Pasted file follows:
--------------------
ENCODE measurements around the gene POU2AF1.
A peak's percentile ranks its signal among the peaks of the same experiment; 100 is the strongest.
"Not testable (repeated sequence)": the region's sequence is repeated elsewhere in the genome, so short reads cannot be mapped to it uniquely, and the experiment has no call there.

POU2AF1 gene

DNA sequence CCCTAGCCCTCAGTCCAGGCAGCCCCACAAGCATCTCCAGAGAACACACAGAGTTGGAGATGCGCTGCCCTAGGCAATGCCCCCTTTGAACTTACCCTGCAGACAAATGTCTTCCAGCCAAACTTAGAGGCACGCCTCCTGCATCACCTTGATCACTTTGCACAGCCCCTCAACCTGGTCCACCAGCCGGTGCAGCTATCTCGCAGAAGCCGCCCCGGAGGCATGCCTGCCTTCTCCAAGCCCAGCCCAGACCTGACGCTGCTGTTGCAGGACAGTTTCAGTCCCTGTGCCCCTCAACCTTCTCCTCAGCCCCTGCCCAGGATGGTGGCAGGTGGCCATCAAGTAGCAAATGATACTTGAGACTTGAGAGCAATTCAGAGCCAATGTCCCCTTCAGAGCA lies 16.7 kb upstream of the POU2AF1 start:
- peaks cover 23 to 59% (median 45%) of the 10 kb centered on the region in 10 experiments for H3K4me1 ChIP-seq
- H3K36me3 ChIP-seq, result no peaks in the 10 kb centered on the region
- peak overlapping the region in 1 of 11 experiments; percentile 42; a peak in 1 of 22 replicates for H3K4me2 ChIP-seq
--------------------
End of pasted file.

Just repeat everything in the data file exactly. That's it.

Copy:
ENCODE measurements around the gene POU2AF1.
A peak's percentile ranks its signal among the peaks of the same experiment; 100 is the strongest.
"Not testable (repeated sequence)": the region's sequence is repeated elsewhere in the genome, so short reads cannot be mapped to it uniquely, and the experiment has no call there.

POU2AF1 gene

DNA sequence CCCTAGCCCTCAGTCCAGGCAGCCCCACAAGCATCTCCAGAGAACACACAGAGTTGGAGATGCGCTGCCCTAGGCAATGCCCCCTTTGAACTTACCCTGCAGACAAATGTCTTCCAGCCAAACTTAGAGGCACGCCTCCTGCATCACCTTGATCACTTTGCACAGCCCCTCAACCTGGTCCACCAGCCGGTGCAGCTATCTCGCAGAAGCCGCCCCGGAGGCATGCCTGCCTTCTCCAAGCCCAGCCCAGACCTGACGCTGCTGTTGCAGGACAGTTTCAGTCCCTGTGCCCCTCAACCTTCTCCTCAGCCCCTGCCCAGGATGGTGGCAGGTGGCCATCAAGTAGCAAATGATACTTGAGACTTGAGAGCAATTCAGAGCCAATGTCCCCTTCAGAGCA lies 16.7 kb upstream of the POU2AF1 start:
- peaks cover 23 to 59% (median 45%) of the 10 kb centered on the region in 10 experiments for H3K4me1 ChIP-seq
- H3K36me3 ChIP-seq, result no peaks in the 10 kb centered on the region
- peak overlapping the region in 1 of 11 experiments; percentile 42; a peak in 1 of 22 replicates for H3K4me2 ChIP-seq